Violence in Bangkok has escalated with troops opening fire on rioting Red Shirt anti-government protestors, once again turning the Thai capital into a battlefield. On Friday, the so-called Red Shirts seized and vandalized several military vehicles, and set at least one truck on fire following the shooting of an influential anti-government general.
The British Foreign and Commonwealth Office has rescinded advice advising against all but essential travel to Thailand. However, travellers are still urged to avoid Bangkok, with protestors still occupying swathes of the capital.
Despite warnings from the British FCO which is currently advising against all but essential travel to Bangkok, cheap flight site Skyscanner (www.Skyscanner.net) can report that tourists have so far not been dissuaded from flying to the Thai capital for their summer holidays.
Hundreds of tourists remain stranded in the basement of Bangkok airport as airlines struggle to clear the backlog caused by the ash cloud crisis. The recent spate of civil disturbances also makes it safer to remain in the airport rather than staying at local hotels.
Government officials from around the world have begun to advise against all but essential travel to Bangkok, following a spate of “terrorists” attacks on Thursday. As many as eighty commuters are feared injured following four explosions in the Silom business district.
Thursday’s explosions in Bangkok have bought weeks of simmering internal discontent to international attention. But with large parts of the country untouched by protests and local tourist chiefs urging visitors not to alter their plans, Chris O’Toole here examines how dangerous the country really is.
Prime Minister Abhisit Vejjajiva reaffirms that the government is duty bound to resolve the present situation.
Thailand’s tourism economy is expected to shrink 20 percent as violence in Bangkok deepens. Tourists continue to make a mass exodus from the capital as the death toll from the anti-government protests reaches 21, with further protests expected this week.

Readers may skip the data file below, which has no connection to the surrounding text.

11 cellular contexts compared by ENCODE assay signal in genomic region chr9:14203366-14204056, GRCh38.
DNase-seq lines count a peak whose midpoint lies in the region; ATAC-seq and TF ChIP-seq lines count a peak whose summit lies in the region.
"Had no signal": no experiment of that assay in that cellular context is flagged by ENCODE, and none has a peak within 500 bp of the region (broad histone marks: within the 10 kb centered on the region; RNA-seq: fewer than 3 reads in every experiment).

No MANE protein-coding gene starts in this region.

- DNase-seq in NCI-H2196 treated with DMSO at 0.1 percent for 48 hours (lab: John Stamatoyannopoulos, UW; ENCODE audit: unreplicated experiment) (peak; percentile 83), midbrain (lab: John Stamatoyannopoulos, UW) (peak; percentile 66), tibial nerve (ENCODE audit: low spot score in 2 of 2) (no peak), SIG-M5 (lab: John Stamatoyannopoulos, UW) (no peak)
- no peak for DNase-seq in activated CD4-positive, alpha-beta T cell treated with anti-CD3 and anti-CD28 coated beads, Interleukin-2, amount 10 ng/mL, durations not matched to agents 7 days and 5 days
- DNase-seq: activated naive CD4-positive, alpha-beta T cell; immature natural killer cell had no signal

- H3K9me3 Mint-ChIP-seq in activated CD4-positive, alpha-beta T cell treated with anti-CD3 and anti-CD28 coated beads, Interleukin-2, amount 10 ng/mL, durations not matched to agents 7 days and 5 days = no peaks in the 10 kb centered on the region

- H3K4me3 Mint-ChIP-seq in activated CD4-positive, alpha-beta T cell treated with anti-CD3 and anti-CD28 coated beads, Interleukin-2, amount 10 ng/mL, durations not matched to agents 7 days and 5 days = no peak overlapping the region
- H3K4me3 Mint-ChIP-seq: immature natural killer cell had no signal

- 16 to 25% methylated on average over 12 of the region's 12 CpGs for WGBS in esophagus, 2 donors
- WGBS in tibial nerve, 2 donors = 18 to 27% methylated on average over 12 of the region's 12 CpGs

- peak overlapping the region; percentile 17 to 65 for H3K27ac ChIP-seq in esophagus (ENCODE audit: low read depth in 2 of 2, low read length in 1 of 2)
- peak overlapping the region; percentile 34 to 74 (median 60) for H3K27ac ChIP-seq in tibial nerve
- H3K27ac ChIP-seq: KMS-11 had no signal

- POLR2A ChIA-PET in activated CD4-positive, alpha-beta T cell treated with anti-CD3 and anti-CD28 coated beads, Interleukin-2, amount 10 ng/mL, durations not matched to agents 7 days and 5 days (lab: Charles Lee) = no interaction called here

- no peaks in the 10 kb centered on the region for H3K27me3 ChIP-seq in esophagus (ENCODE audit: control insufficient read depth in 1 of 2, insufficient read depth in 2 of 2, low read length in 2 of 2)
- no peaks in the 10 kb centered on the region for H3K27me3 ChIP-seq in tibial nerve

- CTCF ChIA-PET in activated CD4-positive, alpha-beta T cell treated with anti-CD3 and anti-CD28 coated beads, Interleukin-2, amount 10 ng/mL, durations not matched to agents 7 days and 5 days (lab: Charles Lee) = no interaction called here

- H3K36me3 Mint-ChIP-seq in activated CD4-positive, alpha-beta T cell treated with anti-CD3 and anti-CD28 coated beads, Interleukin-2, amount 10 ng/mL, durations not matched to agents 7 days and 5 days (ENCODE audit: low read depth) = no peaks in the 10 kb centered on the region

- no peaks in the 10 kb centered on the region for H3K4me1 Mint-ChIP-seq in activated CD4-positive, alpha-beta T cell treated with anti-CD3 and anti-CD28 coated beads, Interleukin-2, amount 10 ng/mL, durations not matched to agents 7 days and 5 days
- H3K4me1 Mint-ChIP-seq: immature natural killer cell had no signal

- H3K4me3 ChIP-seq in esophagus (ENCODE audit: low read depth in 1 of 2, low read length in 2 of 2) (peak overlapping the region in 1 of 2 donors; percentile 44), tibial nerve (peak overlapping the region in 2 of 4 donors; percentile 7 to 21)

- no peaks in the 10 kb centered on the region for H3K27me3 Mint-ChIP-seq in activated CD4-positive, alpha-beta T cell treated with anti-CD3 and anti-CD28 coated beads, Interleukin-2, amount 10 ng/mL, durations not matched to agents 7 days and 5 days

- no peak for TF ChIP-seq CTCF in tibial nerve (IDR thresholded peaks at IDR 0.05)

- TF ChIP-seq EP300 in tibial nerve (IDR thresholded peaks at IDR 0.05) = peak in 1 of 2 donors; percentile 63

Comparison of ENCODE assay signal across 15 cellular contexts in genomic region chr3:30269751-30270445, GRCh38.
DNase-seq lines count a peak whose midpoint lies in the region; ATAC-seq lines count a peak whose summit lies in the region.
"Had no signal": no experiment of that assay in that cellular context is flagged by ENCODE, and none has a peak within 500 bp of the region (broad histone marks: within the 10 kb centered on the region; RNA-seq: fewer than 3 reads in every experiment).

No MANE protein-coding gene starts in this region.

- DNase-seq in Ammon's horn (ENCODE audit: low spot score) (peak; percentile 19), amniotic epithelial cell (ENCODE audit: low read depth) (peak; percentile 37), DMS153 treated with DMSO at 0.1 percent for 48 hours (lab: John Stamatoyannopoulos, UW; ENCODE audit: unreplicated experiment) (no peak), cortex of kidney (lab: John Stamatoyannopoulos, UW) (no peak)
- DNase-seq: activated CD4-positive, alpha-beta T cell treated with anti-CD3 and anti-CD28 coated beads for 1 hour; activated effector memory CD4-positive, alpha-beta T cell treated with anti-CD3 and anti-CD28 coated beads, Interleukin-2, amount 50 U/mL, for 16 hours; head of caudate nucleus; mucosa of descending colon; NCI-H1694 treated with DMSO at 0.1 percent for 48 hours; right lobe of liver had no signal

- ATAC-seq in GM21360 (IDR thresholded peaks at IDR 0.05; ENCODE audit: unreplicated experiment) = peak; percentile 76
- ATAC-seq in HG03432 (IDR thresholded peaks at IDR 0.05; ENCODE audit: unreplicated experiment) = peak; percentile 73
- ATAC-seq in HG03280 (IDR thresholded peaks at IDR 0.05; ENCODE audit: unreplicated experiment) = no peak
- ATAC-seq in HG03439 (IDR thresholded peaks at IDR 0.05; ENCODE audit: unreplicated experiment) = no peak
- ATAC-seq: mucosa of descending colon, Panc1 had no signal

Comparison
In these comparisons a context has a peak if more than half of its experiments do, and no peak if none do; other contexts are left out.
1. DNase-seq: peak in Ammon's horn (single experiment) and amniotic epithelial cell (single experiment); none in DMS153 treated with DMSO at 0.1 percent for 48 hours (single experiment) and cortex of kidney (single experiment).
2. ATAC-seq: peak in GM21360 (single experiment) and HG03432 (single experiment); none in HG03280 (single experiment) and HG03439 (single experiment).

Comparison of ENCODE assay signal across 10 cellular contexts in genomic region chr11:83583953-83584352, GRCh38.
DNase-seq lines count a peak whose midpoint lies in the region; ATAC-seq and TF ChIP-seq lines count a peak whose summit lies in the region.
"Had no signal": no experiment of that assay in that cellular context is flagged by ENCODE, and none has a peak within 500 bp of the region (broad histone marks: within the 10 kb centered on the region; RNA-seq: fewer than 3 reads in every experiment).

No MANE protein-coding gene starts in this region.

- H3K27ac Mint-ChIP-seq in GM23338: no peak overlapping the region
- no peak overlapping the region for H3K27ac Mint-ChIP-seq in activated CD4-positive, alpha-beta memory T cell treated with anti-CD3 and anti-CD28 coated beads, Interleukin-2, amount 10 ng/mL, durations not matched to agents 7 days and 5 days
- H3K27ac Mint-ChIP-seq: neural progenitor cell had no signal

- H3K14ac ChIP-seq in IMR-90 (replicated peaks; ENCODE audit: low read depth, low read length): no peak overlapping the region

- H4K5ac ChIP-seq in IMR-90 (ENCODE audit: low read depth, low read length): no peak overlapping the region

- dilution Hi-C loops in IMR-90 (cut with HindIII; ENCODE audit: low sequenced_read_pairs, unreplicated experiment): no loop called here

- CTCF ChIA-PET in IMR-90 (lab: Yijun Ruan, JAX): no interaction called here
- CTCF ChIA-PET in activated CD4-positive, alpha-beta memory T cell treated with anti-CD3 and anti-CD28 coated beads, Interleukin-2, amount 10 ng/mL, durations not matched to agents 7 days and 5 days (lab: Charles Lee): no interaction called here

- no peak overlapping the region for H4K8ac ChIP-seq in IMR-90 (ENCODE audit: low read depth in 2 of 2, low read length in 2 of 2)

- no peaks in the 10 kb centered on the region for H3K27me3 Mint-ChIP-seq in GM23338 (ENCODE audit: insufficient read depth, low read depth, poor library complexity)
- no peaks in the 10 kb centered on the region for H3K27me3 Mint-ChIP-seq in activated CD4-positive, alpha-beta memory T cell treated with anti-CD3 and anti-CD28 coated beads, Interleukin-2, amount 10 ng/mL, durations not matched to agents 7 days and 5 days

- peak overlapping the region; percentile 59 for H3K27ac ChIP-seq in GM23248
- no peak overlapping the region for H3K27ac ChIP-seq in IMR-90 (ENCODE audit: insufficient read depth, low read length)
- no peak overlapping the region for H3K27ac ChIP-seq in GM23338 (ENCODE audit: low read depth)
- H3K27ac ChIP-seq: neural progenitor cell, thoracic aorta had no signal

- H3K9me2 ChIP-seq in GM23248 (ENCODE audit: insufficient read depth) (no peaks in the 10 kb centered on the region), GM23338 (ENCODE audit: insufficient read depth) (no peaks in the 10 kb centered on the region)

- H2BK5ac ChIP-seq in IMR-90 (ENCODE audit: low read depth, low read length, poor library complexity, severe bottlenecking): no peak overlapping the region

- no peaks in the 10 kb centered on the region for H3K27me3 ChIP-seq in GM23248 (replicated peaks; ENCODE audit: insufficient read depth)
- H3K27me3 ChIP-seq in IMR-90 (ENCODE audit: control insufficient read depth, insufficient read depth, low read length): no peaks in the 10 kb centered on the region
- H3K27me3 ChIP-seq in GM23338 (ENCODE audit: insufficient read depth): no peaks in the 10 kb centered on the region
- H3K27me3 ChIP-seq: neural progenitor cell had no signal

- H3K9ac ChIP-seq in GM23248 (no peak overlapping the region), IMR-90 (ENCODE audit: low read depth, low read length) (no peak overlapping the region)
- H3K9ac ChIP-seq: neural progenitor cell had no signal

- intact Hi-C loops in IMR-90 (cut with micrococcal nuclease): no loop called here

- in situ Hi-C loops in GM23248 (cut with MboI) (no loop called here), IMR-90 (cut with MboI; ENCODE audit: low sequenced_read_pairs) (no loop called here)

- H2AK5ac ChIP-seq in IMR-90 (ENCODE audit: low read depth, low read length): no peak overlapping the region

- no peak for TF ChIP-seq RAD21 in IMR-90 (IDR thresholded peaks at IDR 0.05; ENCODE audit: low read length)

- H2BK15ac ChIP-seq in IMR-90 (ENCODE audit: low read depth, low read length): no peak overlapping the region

Authorities in Thailand have declared a state of emergency in the capital Bangkok and its surrounding provinces. However, despite persistent warnings from the Foreign Office, TAT and PATA continue to advise travellers the country is safe for visitors.
As the latest round of anti-government protests in Thailand enters the third day the Tourism Authority of Thailand (TAT) and the Pacific Asia Travel Association (PATA) have been quick to quell unrest among travellers. However, the Foreign Office has warned British visitors to use “extreme caution” when on the streets of capital Bangkok.
The ten members of the Association of the South-eastern Asian Nations will officially launch their new consumer destination marketing campaign at ITB Berlin this week. The campaign – entitled South-east Asia: Feel the warmth - is designed to travellers to plan trips, estimate costs, check availability and book through a unique map-based trip planner.
Industry-wide discounting by Phuket hotels cost the industry on the island US$300 million in room revenue in 2009, according to the Phuket Hotel Market Update report compiled by Thailand consultancy C9 Hotelworks.